Correlation between carbohydrate intake and dental caries in obese individuals

carbohydrate intake DMF-T index FFQ obesity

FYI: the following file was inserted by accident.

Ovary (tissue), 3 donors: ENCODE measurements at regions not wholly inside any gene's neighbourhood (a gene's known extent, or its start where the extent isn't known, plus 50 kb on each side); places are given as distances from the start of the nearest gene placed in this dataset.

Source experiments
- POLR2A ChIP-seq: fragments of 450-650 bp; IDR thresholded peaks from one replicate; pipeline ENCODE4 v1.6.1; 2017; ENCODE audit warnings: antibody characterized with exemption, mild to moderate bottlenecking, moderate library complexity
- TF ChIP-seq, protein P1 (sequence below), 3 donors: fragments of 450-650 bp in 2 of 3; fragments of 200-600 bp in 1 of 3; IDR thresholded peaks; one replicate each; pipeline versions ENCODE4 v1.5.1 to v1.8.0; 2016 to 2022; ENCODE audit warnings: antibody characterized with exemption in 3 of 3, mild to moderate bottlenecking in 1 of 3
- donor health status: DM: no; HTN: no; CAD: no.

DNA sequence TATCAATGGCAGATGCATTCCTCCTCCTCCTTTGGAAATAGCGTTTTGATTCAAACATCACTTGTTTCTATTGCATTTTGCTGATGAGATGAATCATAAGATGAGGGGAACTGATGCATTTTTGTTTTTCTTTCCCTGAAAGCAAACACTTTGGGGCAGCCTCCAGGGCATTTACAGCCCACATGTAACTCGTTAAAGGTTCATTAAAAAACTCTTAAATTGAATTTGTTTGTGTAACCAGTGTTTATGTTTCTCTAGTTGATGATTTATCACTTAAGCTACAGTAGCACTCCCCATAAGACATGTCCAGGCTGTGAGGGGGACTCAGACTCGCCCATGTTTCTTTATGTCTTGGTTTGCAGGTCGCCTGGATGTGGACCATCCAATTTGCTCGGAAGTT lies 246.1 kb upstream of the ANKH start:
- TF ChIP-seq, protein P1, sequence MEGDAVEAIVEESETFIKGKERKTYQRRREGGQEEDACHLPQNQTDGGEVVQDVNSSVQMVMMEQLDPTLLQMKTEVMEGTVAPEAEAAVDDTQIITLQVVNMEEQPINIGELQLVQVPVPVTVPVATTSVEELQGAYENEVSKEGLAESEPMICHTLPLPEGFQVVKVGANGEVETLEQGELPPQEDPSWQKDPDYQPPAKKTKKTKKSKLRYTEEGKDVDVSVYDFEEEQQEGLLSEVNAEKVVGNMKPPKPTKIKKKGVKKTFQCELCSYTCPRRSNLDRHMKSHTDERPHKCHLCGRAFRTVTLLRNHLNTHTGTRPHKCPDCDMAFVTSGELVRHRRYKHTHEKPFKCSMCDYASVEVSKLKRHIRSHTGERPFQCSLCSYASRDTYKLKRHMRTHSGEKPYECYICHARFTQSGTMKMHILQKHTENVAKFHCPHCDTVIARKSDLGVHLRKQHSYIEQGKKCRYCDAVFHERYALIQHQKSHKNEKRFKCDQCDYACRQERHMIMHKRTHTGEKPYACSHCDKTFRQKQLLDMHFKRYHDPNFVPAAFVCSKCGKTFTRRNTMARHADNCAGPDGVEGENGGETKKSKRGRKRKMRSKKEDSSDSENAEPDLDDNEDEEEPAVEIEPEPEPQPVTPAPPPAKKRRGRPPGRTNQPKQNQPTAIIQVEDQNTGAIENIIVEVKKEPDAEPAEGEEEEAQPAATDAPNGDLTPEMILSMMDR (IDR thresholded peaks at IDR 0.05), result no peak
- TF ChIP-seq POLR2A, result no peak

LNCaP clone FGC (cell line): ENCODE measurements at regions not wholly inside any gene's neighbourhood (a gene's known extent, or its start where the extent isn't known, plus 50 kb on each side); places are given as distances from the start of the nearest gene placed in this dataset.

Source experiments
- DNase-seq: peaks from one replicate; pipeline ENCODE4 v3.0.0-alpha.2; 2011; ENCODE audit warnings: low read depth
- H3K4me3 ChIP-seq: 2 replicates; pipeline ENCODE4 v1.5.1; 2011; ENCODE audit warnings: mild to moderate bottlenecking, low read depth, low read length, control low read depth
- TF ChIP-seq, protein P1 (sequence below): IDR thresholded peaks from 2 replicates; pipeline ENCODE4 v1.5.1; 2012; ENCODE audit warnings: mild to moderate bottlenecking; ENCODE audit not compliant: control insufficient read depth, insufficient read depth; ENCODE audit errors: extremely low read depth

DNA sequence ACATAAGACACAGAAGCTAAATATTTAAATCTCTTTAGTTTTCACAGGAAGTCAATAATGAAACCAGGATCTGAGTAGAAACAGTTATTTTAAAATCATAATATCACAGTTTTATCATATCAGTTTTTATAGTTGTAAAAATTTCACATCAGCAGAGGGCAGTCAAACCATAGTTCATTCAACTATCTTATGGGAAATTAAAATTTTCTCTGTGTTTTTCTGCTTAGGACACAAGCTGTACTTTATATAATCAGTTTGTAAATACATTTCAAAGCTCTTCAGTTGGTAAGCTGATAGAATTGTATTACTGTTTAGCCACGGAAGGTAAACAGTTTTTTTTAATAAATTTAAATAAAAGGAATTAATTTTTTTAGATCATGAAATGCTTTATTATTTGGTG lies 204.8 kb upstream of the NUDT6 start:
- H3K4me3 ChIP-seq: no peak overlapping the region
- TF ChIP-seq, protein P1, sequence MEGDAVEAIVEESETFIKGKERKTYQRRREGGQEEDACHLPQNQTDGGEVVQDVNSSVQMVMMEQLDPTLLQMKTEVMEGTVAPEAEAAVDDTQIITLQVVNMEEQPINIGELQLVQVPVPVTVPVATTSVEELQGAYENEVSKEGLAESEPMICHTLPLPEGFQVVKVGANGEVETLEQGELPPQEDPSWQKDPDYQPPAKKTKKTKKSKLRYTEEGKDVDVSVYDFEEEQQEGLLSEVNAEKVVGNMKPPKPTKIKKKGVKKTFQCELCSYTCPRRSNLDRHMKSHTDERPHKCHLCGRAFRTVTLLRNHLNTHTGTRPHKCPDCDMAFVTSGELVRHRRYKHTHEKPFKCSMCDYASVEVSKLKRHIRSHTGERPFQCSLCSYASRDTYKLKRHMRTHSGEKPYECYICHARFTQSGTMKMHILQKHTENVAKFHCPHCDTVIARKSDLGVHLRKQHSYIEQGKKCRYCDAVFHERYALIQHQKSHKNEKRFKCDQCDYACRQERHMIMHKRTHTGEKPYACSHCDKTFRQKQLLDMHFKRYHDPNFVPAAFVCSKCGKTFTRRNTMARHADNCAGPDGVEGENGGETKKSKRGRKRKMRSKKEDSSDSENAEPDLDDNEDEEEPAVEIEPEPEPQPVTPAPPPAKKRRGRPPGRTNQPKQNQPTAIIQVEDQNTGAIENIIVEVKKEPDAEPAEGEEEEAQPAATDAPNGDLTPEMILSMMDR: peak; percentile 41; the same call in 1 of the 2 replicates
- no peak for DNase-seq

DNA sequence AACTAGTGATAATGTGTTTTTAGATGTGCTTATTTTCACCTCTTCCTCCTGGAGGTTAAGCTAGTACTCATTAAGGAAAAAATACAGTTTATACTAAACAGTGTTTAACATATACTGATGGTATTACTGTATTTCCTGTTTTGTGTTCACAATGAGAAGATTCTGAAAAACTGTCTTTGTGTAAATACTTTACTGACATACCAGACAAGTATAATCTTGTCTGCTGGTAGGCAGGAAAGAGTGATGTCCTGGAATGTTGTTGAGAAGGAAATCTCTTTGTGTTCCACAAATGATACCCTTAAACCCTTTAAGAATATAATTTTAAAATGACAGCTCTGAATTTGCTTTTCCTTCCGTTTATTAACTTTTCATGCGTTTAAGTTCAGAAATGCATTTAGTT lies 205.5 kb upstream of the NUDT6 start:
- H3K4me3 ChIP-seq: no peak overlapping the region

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Background: Nowadays, obesity is one of the biggest public health problems. Obesity is an excessive accumulation of fat that can occur when fat-producing foods, such as carbohydrates or sugar, are over-consumed. Sucrose is a type of carbohydrate contained in food and is a medium for bacterial growth. Therefore, the consumption of sucrose can increase the risk of dental caries. Purpose: This study aims to analyse the correlation between carbohydrate intake and dental caries in obese individuals. Methods: This study was an observational analytic study with a cross-sectional design. In this study, 50 participants aged 18–40 were selected from an obese community in Jakarta using a quota sampling technique. The carbohydrate intake was assessed using the food frequency questionnaire (FFQ), the body fat percentage was measured with the bioelectrical impedance analysis method, and the dental caries index was assessed using the decayed, missing and filled teeth (DMF-T) index. The data obtained were tested with a simple linear regression statistical test at a significance level of 5%. Results: The results showed that the average carbohydrate daily intake value of obese individuals was 1209.84 g, while the average value of the DMF-T index for obese individuals was 7.98. The results of the statistical tests revealed that there was a strong and positive correlation between carbohydrate intake and the DMF-T index. The effect of carbohydrate intake on the DMF-T index was 50.98%. Conclusion: A positive correlation means that the larger the carbohydrate intake, the higher the DMF-T index. Hence, controlling carbohydrate intake can prevent dental caries.

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